Bob Guest, affectionately known as “Goon” to his classmates and friends, died at his home in Lebanon, N.H. on Sept. 27, 2005. He is survived by his wife of sixty-two years, Kate (Hay), four sons, David H. of Norwich, Gregory H. St. Johnsbury, VT, John H. of Norwich, Peter S. of Salinas, CA, and eight grandchildren. He was pre-deceased by brother, J. Alfred Guest, a sister, Alice Mary Hansen, and one grandson.
Goon graduated from Amherst in ’39, followed by a MA from Columbia in 1941. After Naval Service in WWII, he became a Field Examiner for the National Labor Relations Board in Atlanta. In 1947, he because Associate Director of the Yale Technology Project. 1960 found him completing a doctorate from Columbia in Industrial psychology, which led to a professorship at Dartmouth’s Tuck School of Business Management, where he taught until retirement in 1981.
Bob’s professional reputation was based on his study of industrial management and his book, Man on the Assembly Line. He wrote numerous studies and articles on all phases of automation and management, a field which came to be known as “quality of work life.” He also wrote a light hearted autobiography he titled As Good Luck Would Have It.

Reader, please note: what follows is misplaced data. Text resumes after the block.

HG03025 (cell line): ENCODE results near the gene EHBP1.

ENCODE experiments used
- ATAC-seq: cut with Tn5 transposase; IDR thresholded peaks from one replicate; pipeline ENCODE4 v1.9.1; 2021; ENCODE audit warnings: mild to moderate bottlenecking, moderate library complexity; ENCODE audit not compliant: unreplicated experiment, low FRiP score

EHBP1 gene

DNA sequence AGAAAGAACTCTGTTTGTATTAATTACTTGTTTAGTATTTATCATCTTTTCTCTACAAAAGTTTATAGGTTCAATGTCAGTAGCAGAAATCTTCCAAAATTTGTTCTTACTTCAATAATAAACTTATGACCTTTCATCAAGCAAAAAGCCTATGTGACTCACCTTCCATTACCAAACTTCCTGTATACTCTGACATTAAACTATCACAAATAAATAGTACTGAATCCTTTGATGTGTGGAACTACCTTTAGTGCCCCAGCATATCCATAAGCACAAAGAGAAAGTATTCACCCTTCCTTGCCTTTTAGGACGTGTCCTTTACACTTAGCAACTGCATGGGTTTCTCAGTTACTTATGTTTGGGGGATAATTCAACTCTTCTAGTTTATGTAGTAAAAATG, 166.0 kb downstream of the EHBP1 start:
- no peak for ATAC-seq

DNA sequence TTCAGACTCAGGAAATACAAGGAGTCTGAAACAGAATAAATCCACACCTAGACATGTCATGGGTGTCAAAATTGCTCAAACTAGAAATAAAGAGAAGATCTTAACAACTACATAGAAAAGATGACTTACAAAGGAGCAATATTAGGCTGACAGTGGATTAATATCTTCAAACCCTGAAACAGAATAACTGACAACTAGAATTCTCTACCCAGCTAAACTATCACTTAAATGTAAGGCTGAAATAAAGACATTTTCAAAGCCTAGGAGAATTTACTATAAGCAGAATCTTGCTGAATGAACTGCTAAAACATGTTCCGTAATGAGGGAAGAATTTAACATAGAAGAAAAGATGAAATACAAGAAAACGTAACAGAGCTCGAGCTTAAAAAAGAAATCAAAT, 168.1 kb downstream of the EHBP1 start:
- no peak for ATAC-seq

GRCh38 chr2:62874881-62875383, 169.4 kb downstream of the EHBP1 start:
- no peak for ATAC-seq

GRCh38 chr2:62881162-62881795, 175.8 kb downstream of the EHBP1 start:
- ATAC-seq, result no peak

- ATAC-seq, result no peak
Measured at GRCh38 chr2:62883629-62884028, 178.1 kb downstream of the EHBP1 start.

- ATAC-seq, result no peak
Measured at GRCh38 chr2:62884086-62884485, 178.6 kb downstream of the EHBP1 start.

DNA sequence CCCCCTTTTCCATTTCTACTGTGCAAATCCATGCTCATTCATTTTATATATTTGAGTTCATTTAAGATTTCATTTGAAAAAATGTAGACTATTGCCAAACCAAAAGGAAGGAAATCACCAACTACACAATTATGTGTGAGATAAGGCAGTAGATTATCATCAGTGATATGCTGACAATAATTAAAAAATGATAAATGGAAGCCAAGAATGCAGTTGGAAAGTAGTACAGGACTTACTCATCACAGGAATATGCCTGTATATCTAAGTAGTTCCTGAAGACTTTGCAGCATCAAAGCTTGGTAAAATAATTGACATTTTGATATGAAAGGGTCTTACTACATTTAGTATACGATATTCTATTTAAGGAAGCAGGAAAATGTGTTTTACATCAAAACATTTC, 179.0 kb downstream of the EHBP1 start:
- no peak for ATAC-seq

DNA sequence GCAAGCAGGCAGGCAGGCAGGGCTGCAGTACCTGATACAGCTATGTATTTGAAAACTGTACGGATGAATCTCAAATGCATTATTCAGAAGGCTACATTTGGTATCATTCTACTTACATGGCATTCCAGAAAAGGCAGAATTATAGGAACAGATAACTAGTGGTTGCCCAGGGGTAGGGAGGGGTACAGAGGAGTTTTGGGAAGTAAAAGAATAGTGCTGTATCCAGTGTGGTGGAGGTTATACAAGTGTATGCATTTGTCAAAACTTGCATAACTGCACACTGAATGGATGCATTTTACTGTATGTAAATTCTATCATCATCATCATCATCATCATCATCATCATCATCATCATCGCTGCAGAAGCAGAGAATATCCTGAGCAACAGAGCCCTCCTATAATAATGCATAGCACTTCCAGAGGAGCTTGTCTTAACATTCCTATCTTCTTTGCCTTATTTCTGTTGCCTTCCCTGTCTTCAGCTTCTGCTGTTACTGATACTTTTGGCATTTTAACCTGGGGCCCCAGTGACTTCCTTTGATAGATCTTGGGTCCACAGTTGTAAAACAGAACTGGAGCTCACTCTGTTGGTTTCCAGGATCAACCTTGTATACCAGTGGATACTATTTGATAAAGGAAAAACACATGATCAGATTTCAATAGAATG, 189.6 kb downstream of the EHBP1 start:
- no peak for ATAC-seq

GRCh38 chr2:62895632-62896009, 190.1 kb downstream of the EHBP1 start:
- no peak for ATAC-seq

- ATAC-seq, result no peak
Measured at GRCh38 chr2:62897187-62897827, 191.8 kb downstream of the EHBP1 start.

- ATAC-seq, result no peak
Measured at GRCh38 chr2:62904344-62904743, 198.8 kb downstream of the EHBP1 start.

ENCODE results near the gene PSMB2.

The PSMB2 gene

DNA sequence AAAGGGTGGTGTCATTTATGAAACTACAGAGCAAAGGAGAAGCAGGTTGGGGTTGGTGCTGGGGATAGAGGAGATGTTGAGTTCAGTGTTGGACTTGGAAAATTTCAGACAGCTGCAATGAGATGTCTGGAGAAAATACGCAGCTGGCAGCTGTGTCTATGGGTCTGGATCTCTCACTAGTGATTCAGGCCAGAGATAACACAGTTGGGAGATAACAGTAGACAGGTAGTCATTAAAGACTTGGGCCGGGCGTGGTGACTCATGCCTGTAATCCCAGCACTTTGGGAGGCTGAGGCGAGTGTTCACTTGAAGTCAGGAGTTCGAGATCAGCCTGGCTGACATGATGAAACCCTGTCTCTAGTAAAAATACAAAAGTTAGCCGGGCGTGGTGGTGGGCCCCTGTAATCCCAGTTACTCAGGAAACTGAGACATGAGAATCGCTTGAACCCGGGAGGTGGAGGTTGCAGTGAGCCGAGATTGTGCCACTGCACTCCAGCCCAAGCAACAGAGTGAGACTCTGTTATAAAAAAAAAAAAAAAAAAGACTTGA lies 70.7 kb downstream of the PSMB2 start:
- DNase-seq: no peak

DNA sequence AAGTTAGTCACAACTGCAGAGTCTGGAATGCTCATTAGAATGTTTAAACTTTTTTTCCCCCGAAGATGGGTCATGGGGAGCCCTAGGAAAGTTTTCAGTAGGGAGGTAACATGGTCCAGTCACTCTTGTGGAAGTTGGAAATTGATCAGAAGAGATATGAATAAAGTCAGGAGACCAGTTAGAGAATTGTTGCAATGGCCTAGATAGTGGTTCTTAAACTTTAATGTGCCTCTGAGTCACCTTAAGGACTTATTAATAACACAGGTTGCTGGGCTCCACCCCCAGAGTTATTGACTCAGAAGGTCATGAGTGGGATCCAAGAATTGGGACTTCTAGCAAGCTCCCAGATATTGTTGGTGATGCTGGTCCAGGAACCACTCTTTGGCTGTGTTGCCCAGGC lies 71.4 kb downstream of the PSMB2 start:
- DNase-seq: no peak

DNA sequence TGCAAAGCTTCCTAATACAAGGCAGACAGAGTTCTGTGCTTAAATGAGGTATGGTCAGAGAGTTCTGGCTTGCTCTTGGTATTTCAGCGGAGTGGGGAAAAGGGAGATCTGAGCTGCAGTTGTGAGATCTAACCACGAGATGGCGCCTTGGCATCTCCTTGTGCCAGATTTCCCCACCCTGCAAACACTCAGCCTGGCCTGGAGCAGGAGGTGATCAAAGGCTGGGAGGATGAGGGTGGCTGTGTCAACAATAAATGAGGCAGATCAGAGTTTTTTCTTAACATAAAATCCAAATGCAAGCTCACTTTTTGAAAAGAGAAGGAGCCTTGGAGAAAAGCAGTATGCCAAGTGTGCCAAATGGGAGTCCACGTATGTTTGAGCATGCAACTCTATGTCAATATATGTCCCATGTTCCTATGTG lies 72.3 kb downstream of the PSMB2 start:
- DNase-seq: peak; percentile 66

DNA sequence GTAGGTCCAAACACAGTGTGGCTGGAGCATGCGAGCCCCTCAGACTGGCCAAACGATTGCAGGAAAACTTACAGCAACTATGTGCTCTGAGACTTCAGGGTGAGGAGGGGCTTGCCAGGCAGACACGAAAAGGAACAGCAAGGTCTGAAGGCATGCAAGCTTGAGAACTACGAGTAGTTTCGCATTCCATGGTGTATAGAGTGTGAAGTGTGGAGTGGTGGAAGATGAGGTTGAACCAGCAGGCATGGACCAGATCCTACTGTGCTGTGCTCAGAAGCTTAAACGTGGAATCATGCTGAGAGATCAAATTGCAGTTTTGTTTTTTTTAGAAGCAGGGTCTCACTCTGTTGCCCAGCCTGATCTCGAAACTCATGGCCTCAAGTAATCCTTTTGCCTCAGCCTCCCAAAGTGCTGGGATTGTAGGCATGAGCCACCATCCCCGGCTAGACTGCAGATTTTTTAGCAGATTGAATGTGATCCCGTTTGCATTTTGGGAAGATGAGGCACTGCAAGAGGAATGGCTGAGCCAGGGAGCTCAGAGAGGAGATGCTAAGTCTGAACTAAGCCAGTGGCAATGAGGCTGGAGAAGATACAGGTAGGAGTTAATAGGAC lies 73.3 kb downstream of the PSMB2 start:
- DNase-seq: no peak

His business life involved teaching, consulting, writing and publishing. These activities took him to many universities and locations here and overseas. In addition, Goon had many other interests: he had a private pilot’s license; he became a respected judge of ski-jumping; and his love of golf took him to St. Andrews in Scotland. A staunch Democrat, he worked tirelessly in politics and served in the New Hampshire Legislature from 1988 to 2000. He received special recognition for a project he introduced for helping first graders to learn to read; in the Legislature, he sponsored a physician-aid-in-dying bill.
Goon was part of a loyal Amherst family – seven persons named Guest have trod the halls of the Fairest College. A late note from his wife, Kate, reminds us that he treasured his Amherst friends and happy memories of College days.
—Henry Seeley ’39